Last weekend’s English-Spanish seminar on criminal procedure law terminology kicked off a busy workshop season for ATISDA. The all-day event was presented by Sandro Tomasi and Katty Kauffmann at the beautiful UCSD campus in La Jolla and attracted 22 attendees. The speakers addressed the recent legal reforms that have taken place in many Latin American countries and the new legal terms those changes have spawned. Click here for highlights from the workshop. Although last weekend’s workshop was language specific, the next two are not. On Saturday, May 2, Leo van Zanten and Jenae Spry will offer an informative session on CAT tools in Encinitas. The event is aimed at beginners and advanced users alike. It’s free for ATISDA members and $25 for everyone else. If you’re interested, you can find more information on the ATISDA website. In June, ATISDA will present a workshop on the English language, including a look at some of its quirky linguistic features, troublesome grammar issues and a mini refresher course on punctuation. Whether you’re a native or non-native speaker of English, you are sure to learn something new (date and location TBD). And, if that weren’t enough, another Spanish-language presentation is in the works for later in the summer. Stay tuned to ATISDA’s website for announcements on that and many other events.
Here’s a question for all you translators out there: What kind of translator are you? I don’t mean your specialties or language pairs. What I’m talking about is the way you go about the process of translating. For instance, do you read a chunk of source text and then just start pounding on the keyboard with the first translation that comes to mind? Or do you plan out which words you will use before you start typing? Does the use of CAT tools alter your approach?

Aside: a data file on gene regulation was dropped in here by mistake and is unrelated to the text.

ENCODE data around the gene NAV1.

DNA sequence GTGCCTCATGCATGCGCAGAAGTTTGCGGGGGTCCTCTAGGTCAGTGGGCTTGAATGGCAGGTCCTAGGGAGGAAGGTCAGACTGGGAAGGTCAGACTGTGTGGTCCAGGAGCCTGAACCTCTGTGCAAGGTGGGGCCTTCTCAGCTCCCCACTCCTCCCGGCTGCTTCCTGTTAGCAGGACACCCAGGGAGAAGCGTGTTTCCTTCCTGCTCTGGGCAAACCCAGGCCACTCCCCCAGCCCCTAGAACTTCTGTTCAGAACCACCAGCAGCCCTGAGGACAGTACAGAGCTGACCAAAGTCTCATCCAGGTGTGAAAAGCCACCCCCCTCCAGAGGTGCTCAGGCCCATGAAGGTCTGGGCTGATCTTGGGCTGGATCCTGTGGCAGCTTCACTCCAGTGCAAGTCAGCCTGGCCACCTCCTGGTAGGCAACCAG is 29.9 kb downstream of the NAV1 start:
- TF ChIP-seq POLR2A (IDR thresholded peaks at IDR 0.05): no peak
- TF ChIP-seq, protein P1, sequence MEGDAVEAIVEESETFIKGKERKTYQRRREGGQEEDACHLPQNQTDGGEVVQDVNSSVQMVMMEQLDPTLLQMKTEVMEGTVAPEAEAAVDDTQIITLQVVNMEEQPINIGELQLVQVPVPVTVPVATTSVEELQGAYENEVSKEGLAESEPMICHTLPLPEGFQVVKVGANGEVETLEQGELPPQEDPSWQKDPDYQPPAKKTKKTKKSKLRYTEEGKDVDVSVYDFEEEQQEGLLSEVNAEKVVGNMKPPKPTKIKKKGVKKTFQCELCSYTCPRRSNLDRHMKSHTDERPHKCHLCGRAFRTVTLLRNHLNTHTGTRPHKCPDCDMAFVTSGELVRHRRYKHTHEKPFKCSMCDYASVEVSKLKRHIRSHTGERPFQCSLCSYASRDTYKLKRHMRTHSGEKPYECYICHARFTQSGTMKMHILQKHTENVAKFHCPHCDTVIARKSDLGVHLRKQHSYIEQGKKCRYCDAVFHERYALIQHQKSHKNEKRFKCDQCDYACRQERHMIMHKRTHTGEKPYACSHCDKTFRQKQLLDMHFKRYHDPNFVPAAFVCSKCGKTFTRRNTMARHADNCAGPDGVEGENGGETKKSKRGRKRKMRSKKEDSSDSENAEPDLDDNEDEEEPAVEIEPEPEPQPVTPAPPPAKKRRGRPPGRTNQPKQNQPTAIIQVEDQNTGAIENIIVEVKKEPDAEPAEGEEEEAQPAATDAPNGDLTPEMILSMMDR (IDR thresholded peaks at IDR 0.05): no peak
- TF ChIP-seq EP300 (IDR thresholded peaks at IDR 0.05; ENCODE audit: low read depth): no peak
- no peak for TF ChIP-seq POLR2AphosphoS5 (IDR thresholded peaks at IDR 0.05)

I had never given the translation process much thought until I read Brian Mossop’s book “Revising and Editing for Translators.” According to Mossop, there are three main types of translators when it comes to the drafting phase: architects, steamrollers and oil painters. If you’re wondering which one best represents you, here’s a brief description of each, as described by Mossop:
Architects do a lot of planning: they consider several possible target-language wordings in their mind before finally picking one and typing it out; they then move along immediately to the next sentence of the source text.
Oil Painters type something (often a literal translation) as soon as they read the source sentence, but they immediately revise it, perhaps several times, before proceeding to the next sentence. They translate-by-revising so to speak.
If you’re like me, you identified with one of three types more than the others, but have probably used all three approaches at one time or another. As Mossop points out, translators actually do need to switch their styles based on the situation. For example, he says the use of translation memory software turns architects and steamrollers into oil painters as they are forced to revise the sections of the target-language material that the TM inserts. Oil painters using voice recognition software, on the other hand, are best served by adopting either the architect or steamroller approaches. That’s because you need to know how you’re going to translate a sentence before you start talking. If you begin speaking, then backtrack or pause, voice recognition isn’t going to work very well.
Think about this the next time you translate something to see what your usual approach is and how it changes depending on whether you’re using TM, machine translation, voice recognition software, etc. As for me, I’m a Monet most of the time. But, if using voice recognition software, I can also be a Frank Lloyd Wright. What about you? Let’s hear from all you translators out there to find out what kind of translator you are!